When anxiety bites

There are any number of articles about anxiety and how to manage it. And no wonder: all of us can feel anxious from time to time when faced with challenging situations. Anxiety can be a ghastly emotion generating hugely unpleasant physical sensations. It might even, long term, have real implications regarding physical health. It can interfere with daily life to where it can be overwhelming, to where being able to function is hampered, to where we just want it to stop. It can even descend into a panic attack… and “hamster brain”, a sense that your mind is whirring with unwanted, intrusive thoughts and images like a hamster on its wheel, at 3 in the morning can be a draining, exhausting experience especially if it is repeated night after night.

Anxiety can be a response to how we perceive ourselves in the face of a threat or challenge, real or imaginary. Our bodies can respond to these threats or challenges with some pretty potent biochemical secretions. These can produce easily identifiable and possibly very familiar physical sensations - quickened heartbeat and breathing (often shallower than usual), nausea, feeling faint, feeling hot or cold. This response is unpleasant and at the same time it can be useful should the threat or challenge be a real one - galvanising a healthy reaction in the creation of potential solutions, metaphorically (or literally) fleeing or fighting. Alternatively, it can prompt us to freeze, to unconsciously defend against an unbearable trigger by deadening our response.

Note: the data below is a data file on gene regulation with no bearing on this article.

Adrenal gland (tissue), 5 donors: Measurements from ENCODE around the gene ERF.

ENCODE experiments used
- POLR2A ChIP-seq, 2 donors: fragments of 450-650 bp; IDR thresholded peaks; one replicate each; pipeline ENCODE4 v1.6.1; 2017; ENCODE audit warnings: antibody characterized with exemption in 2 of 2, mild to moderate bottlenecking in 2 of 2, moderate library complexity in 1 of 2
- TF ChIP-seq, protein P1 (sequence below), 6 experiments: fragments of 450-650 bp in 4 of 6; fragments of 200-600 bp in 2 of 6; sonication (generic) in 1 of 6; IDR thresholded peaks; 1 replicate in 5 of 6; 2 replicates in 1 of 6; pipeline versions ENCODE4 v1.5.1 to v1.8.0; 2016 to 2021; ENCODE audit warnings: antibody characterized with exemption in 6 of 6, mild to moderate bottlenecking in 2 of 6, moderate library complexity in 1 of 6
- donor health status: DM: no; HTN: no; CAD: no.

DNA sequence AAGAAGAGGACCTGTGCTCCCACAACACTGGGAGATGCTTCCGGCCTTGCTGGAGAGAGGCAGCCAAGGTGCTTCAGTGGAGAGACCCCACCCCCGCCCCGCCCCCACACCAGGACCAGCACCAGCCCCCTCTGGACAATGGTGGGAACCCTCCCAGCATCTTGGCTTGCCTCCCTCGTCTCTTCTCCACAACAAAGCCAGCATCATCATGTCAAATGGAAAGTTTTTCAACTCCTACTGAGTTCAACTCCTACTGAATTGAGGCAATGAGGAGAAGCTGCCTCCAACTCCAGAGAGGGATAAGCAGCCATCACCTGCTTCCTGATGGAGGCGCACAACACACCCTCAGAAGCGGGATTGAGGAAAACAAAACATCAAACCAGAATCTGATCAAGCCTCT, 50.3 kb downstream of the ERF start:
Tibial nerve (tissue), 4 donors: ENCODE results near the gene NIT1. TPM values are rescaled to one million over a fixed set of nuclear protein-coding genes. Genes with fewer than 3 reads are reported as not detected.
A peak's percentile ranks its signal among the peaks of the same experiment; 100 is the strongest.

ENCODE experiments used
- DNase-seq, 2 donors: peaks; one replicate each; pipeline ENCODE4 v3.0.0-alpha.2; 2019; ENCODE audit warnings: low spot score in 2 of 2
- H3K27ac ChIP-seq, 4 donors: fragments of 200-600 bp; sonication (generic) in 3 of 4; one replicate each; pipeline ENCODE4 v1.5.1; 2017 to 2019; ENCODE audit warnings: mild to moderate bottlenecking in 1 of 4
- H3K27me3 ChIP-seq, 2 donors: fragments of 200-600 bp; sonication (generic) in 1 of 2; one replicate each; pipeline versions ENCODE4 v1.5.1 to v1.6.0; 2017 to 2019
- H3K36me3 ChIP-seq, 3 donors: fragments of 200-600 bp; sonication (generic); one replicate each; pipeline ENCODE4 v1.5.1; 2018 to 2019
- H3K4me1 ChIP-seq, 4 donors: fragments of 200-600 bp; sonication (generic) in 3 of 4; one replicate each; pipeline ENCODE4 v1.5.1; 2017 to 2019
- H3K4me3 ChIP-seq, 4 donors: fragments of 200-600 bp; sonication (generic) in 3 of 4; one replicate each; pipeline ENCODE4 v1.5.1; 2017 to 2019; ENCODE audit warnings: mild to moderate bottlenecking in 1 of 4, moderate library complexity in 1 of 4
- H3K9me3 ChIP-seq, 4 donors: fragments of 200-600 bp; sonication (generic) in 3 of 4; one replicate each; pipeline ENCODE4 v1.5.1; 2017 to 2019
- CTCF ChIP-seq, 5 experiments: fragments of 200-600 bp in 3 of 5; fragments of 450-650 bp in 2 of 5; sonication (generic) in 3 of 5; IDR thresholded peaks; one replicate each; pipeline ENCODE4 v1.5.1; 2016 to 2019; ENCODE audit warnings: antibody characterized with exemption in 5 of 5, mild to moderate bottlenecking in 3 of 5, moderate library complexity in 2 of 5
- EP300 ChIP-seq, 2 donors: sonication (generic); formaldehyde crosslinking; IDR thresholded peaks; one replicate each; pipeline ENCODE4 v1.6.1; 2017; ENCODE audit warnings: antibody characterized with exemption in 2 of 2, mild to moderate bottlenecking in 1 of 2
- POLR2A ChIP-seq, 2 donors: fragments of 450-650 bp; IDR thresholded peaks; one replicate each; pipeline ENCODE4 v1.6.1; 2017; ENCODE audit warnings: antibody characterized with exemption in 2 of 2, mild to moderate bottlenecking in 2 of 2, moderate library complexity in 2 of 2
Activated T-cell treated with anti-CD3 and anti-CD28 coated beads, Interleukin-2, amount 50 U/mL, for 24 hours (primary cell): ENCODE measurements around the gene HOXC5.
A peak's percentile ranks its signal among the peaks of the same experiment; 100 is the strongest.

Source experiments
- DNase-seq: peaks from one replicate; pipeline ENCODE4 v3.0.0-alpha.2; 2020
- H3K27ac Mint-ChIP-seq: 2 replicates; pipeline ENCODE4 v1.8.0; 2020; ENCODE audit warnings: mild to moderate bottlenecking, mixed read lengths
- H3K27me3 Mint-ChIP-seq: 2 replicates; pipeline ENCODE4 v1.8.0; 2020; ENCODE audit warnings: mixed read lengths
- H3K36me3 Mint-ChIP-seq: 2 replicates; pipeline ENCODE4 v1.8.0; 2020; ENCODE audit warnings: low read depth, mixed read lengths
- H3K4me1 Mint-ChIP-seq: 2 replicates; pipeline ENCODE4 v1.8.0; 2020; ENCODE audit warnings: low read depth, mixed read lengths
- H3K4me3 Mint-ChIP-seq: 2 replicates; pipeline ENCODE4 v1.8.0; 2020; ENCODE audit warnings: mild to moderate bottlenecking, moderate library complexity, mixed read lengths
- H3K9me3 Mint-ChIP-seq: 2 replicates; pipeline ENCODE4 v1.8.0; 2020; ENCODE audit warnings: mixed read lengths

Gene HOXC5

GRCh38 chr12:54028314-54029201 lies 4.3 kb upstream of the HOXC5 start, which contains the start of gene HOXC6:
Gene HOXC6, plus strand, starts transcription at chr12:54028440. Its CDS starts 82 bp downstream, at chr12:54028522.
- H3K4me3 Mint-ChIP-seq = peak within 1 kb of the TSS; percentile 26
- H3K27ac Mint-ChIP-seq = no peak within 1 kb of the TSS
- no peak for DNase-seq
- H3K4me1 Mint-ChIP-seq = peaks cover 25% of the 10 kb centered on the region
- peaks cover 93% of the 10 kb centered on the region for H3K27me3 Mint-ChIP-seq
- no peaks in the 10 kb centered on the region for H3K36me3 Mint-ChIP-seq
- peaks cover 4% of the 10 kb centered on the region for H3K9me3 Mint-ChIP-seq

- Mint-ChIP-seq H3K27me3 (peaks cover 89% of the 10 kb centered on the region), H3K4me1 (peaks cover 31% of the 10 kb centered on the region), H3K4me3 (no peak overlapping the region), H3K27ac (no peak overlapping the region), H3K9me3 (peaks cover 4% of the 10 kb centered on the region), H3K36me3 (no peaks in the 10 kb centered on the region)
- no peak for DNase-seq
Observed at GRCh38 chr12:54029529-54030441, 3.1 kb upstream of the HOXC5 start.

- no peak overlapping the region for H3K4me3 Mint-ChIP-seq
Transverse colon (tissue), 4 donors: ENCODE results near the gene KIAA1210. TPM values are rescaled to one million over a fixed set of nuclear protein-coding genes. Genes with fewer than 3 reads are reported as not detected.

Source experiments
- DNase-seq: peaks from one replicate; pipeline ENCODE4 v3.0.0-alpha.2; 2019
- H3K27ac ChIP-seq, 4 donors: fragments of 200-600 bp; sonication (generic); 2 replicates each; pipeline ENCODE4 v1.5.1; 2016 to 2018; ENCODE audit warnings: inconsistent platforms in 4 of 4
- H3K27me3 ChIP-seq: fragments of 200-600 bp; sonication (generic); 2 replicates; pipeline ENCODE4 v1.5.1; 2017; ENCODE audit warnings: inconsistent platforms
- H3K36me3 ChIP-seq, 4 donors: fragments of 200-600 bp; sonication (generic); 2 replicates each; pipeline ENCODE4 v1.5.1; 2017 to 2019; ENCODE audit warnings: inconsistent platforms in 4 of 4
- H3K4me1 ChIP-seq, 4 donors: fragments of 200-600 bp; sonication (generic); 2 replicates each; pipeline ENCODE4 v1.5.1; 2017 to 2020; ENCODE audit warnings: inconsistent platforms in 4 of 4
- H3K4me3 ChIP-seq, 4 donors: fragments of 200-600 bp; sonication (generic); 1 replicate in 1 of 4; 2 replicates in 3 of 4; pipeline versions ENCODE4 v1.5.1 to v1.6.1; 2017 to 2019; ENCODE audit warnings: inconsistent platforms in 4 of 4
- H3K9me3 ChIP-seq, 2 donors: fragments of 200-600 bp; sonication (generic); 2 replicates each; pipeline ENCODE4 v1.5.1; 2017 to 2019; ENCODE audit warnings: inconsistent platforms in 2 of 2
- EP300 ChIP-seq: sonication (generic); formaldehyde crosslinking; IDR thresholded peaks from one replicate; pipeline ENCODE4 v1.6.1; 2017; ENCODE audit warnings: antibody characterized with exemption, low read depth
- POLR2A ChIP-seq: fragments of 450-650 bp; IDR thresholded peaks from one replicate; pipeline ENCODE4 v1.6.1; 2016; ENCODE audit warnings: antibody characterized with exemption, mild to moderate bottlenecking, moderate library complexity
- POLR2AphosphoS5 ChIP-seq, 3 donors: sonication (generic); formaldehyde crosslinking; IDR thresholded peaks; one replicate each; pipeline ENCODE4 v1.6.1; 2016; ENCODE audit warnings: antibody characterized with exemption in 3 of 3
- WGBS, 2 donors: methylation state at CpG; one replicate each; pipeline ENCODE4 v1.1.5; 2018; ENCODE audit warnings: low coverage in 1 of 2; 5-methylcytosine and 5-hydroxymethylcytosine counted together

Sometimes it is possible to become stuck in this loop, where both the emotion of anxiety and its accompanying visceral physical response are triggered against a threat or challenge that doesn’t yet, and might not ever, exist: that “what if”. Our psyches learn from past experiences and should these have included trauma (such as loss, bereavement, abuse, or neglect), the lesson taken can influence the present so that anxiety can become almost a default setting. It could be experienced like a baseline to everyday living - a really uncomfortable state where hypervigilance feels like the glue holding everything together. It can feel rather like trying to drive a car whilst feeling as though the wheels are certain to fall off at any moment, catering for a potential disaster that if we were to stand next to it and have a good look, we might say is truly unlikely. And yet there is the sense of vulnerability and anxiety at the steering wheel, making that drive a misery.

Hand in hand with vulnerability and anxiety might be the accompanying sensation of shame. In a way, vulnerability could march together with shame. For example when there might be expectations of needing to be “strong” and fearing that one just isn’t strong enough… It could be that there is a sense of shame around an expectation of needing to perform to a certain standard and anticipating falling short. What might that mean? And how to go through life whilst encountering and dreading these challenging bars to jump over? Perhaps anxiously?

Whist anxiety can be a straightforward response to a single experience in the here and now, it can also be nuanced and layered and interwoven with past experience and personal history. It can be a useful prompt to awareness and action around a current set of circumstances and it can also be an indication that perhaps something more might be going on. Exploring that “something more” in a compassionate, non-judgemental therapeutic setting might be of real value in taming the hamster in that mental wheel. 

Counselling Directory is not responsible for the articles published by members. The views expressed are those of the member who wrote the article.

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Written by Merri Mayers MBACP

Merri Mayers, an MBACP registered counsellor, works near Cirencester, Gloucestershire. Merri is an integrative therapist employing the most effective aspects of person centred, gestalt, psychodynamic, systemic and TA models. She works relationally, understanding that how we engage with others can illuminate how we see and feel about ourselves.… Read more

Written by Merri Mayers MBACP

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